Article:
Hans Joachim Kohlsdorf
Energy To Market
Expert Contributor

Migrating Self-Supply Contracts to the (No Longer so New) WEM

By Hans – Joachim Kohlsdorf | Thu, 11/04/2021 - 15:08

We will never know if, as the private sector, we made a massive strategic mistake over the past three years by not proposing any solutions to the very real problems of the national electricity system (SEN) and for an orderly transition from self-supply contracts based on laws from the 1990s to the wholesale electricity market, created in 2014.

The protection from changes gained through amparos (habeas corpus) today seem to be pyrrhic victories. Some union leaders, power producers and businessmen were incensed and refused to yield an iota to the two previous changes proposed by the government, despite us all being aware of the problems that afflict our grid and with the subsidies implied within these contracts. Many technology companies, industrial players and conscientious power producers built renewable power plants with state-of-the-art technology in a responsible manner. To them, the excess acted out through “simulated” self-supply based on permits granted roughly after 2010 did not seem right but they preferred to remain silent and not speak their minds through their associations. Most of these and other associations in the energy sector did not acknowledge any responsibility regarding these real issues. A technical and objective proposal on how to resolve real problems is still lacking today.

Toward the end of 2012, discussions began on the basis of a Constitutional reform to open the energy sector to private investment. In 2014, this Constitutional reform was implemented. Even though secondary laws and detailed regulatory norms were not yet in place, the general framework was already clear to all those involved in the sector. Let me briefly recall that moment seven years ago, when the Constitutional reform was approved and rightly applauded by all the  private sector.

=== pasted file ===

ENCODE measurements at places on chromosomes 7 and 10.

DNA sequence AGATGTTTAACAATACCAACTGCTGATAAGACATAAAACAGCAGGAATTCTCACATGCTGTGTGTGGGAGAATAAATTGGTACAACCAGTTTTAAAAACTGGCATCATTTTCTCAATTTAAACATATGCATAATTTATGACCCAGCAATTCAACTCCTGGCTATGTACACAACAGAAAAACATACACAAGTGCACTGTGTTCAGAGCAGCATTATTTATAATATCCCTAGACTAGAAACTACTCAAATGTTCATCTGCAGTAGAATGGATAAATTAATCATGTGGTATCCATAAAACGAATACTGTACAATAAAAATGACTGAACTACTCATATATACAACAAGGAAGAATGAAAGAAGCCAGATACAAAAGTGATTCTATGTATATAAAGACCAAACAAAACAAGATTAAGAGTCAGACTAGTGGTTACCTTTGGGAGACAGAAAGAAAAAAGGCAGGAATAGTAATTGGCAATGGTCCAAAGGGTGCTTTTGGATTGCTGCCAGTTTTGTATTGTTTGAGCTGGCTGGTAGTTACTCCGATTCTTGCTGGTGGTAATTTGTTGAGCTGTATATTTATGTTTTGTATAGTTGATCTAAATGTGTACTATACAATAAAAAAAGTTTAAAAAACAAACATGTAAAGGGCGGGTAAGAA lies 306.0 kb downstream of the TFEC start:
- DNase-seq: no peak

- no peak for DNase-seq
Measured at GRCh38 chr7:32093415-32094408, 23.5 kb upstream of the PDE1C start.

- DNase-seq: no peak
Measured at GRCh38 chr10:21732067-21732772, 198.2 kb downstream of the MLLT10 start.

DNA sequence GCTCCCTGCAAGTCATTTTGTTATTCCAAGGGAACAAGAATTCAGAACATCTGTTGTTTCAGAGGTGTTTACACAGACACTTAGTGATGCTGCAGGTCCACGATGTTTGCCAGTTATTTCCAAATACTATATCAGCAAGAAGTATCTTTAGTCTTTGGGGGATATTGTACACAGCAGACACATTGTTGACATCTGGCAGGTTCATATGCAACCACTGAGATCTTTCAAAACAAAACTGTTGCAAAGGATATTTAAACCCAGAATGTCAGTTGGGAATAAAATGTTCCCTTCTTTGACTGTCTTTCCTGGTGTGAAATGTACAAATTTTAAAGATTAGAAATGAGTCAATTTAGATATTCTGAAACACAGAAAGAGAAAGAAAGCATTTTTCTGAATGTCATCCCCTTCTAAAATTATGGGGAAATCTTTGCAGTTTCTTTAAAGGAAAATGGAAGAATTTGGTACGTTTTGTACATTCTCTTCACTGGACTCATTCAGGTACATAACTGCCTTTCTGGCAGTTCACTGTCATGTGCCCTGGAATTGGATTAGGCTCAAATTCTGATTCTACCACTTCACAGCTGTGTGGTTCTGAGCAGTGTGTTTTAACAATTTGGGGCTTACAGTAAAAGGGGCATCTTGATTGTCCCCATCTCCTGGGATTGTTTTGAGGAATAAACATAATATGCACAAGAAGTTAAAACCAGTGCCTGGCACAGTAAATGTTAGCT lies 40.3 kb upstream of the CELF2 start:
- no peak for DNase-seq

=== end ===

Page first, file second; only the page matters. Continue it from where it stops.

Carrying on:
The previous regulation of the energy sector, essentially established in the second half of the ‘90s, had come to an end. It was predicted that the entire energy sector would focus on taking advantage of new opportunities. This was mostly the case: very interesting new projects were created (as were other, not so interesting or not adequately located projects).

What Were We Missing?

The lack of private sector initiative to begin an orderly migration toward the Electricity Industry Law (LIE) process highlights the fact that the reform had not included any mandatory deadlines regarding the migration of permits and contracts stemming from laws before the LIE’s inception. We were missing full clarity that, though contracts that existed prior to the reform would be respected, they could neither be extended nor modified. A good number of the current appeals and lawsuits come from an interest group attempting to avoid the application of the 2014 Energy Reform to them.

We now face the strange situation of having a group of important companies that want to maintain the regulation of the 1990s and a public sector that would like to return to the 1970s. This confrontation and lobbying activity of many sector associations has created significant collateral damage: our technological regulations do not reflect the important technological advances in the electricity sector and we are stuck with an outdated grid code for both generators and end users. Sadly, we need to add that not even 10 percent of Mexico’s companies comply with this code, which was published in 2016 and is mandatory. Interconnecting a renewable energy plant into the grid in Mexico must comply with standards that would be unacceptable in a country like Honduras. That is right: Honduras (a thousand apologies to my Honduran friends), not Germany, France or Australia.

The self-supply generators, as well as the chambers and associations that supported them and the government, blocked any attempt at a negotiated solution. They also made life very difficult for companies that, facing the expiration of their self-supply contracts, wanted to leave the framework. In retrospect, it is surprising to see the absolute denial of any proposal for an orderly and transparent transition from self-supply contracts to the LIE. The issue of technological updating is almost as sad, in addition to the fact that generators blocked technological modernization, the electric manufacturers, which sell solutions that support power quality, did not speak up either. Chambers such as the National Chamber of Electrical Manufacturers (CANAME) did not present a single proposal for modernization that would strengthen the production of modern electrical equipment in Mexico.

Here are some recommendations to include in an agile migration process to the LIE and to try to negotiate a balanced solution for all those involved: